Which Orbs In Photos Are Real?

The Great Debate About Orbs

There has always been a debate in the field about whether or not orbs are simply a photographic fluke, or something paranormal. And if they do exist, what are they exactly? I do believe some orbs are more than just dust or humidity.  Roughly five to ten percent of photos have something that is more than bugs, dust, or humidity. My theory is that if orbs are the energy of the spirits, that energy is always there. However, it is invisible to the naked eye, just like electricity. Of course, you cannot photograph electricity unless it is reacting with something else, such as a lightbulb or neon sign. And if you are truly lucky, lightning. What if orbs are just energy reacting with the environment around them, and we happen to be lucky enough to catch it in a photograph?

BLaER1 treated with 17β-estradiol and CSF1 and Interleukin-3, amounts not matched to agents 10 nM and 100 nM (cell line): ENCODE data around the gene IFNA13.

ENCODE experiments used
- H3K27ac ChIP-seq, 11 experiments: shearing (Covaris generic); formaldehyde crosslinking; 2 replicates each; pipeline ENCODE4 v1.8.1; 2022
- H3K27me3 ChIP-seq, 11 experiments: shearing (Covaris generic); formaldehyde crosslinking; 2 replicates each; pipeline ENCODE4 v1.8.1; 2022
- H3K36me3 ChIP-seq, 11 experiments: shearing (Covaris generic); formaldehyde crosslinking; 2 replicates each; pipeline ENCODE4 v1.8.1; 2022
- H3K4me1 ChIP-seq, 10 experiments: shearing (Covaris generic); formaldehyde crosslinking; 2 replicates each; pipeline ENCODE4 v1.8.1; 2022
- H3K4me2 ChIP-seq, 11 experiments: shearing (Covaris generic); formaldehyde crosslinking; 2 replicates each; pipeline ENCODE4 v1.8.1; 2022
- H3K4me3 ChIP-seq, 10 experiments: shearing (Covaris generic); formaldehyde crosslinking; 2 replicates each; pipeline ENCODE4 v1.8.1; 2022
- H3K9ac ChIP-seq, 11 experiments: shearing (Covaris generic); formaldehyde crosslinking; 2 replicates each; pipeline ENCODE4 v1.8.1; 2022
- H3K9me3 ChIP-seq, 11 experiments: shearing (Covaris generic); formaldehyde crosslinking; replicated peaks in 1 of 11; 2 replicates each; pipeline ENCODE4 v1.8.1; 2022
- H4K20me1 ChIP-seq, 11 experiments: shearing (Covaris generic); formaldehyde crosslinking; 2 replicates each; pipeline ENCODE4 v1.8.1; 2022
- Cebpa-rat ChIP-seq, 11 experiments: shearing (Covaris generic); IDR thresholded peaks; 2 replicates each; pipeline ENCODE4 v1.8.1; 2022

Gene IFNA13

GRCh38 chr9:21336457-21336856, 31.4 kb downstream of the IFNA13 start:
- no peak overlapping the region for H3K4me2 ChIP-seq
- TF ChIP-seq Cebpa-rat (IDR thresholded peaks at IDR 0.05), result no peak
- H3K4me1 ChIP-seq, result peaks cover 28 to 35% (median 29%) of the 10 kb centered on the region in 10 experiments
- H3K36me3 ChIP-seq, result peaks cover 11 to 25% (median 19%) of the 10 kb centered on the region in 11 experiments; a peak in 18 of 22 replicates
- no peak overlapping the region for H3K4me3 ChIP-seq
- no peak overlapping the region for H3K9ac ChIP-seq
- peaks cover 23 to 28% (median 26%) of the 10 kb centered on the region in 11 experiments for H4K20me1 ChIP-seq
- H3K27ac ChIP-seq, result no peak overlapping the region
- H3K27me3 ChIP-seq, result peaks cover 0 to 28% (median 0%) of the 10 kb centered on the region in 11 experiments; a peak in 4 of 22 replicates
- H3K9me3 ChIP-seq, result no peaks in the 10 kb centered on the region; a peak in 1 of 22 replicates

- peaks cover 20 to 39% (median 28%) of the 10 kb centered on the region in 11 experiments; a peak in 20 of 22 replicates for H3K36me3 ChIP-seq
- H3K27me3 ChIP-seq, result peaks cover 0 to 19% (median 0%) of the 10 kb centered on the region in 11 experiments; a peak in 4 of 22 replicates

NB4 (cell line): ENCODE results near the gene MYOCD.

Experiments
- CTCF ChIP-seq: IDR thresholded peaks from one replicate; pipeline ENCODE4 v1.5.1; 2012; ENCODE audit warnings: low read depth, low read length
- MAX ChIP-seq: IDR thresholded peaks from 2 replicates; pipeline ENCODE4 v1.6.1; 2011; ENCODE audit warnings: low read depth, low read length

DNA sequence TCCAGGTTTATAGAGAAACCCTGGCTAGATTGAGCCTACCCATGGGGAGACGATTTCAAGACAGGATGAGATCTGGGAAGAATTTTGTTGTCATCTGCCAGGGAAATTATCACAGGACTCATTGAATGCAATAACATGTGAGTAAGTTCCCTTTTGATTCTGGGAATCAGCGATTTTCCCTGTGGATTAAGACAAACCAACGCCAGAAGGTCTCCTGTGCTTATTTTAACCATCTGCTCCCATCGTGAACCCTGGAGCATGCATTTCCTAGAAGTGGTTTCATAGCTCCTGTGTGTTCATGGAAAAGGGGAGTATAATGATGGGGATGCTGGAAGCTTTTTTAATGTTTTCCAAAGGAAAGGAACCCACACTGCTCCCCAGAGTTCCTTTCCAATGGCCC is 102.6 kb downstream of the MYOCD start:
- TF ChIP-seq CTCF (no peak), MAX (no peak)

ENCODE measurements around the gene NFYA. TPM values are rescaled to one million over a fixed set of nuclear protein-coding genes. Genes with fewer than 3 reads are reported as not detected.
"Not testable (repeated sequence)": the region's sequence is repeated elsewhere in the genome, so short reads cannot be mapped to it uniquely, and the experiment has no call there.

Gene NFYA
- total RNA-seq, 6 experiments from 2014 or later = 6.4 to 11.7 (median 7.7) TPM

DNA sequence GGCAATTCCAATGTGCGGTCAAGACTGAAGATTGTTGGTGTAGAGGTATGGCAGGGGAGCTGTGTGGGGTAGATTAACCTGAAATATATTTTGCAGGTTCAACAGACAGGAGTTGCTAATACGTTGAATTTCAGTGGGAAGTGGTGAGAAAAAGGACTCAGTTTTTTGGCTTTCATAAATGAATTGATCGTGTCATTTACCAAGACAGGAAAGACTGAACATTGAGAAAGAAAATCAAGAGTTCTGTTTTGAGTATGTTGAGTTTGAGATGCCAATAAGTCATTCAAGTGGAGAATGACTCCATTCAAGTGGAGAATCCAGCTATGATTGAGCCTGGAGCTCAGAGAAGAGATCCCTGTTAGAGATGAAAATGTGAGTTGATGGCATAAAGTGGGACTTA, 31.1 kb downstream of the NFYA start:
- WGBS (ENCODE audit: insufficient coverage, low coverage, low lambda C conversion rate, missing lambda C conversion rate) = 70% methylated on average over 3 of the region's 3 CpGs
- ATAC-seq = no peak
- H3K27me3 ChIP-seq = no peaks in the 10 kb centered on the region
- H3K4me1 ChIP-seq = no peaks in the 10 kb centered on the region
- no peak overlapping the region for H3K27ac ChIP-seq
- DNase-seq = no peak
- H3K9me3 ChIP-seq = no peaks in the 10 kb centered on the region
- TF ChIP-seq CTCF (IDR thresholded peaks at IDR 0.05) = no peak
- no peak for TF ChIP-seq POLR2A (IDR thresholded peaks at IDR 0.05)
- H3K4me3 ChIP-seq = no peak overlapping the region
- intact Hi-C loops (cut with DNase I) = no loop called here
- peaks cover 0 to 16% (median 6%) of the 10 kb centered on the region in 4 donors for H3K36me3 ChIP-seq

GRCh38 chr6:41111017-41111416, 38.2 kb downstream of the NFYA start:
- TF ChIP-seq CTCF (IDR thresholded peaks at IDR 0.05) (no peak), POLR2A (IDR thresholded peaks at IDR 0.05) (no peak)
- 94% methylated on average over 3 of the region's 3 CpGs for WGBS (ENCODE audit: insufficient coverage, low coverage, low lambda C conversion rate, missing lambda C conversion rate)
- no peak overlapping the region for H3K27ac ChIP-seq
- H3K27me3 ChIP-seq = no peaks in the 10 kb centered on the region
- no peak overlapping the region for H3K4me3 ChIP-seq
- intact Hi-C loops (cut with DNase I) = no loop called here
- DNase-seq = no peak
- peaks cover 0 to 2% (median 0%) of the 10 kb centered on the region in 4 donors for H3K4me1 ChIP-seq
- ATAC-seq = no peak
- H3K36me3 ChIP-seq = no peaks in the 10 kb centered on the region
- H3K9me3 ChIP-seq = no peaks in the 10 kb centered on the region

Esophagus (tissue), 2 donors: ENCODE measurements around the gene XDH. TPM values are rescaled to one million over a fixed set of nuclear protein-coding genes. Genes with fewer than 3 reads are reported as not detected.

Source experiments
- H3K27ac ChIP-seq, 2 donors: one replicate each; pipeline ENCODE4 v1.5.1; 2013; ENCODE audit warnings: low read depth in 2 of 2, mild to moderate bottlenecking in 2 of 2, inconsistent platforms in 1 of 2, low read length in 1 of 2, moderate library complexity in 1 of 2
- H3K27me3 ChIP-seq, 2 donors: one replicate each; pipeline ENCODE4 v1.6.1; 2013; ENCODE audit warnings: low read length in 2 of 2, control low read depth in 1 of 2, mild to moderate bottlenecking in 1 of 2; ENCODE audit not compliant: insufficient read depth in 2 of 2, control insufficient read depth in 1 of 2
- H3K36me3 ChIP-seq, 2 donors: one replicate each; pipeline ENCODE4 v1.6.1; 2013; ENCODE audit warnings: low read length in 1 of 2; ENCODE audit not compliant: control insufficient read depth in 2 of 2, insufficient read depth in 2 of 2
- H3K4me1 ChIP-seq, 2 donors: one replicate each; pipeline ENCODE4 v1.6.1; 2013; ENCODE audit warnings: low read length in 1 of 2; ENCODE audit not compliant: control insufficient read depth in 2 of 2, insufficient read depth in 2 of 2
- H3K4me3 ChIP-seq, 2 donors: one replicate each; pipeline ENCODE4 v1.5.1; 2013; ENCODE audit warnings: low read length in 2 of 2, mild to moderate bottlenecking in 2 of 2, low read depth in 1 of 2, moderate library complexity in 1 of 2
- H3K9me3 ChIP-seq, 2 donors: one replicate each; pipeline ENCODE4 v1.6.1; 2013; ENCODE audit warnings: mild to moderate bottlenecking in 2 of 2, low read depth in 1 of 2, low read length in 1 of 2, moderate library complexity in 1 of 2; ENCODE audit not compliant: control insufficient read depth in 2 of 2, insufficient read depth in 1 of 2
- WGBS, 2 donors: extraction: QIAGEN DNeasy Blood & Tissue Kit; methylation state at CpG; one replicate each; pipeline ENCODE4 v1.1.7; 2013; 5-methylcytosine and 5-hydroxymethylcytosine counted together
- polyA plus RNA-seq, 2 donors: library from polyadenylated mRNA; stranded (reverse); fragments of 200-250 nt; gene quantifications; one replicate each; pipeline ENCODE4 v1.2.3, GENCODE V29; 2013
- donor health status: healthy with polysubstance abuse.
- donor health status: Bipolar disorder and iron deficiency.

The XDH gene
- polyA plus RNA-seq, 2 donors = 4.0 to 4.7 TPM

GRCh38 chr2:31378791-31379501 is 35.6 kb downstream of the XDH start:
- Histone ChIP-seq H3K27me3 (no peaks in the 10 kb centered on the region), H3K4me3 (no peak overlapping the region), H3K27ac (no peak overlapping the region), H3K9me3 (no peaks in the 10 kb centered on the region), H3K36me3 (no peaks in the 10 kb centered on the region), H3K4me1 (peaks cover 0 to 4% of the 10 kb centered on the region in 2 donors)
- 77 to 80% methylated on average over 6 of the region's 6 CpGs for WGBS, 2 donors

Over the last decade of researching, I have taken thousands of photos at locations. Having that experience, you start to become familiar with what is dust, humidity, and more easily, bugs. Genuine orbs tend to stick out in photographs. They are more defined, almost appearing to emit a light source of their own. They are nearly perfect spheres, and not opaque. I’ll show you a few examples of which is which. 

Dust In Photos

Dust in photos tends to be easily definable. Orbs caused by dust come in clusters, and when appearing in videos, are relatively transparent. They do not have much detail inside of them, and almost never contain more than one color. They tend to look like bubbles rather than anything emitting a light source. In videos, dust particles will all flow in the same direction and at the same speed. While there is always dust in the air, two things can increase dust content in the air. The first is moving a lot of equipment and shifting furniture around a location. The second reason, as is with the photos below, is having large groups at outdoor locations. These photos were taken at a cemetery with mostly dirt paths, and about a hundred people attended. That foot traffic will stir up quite a bit more dust compared to a smaller group.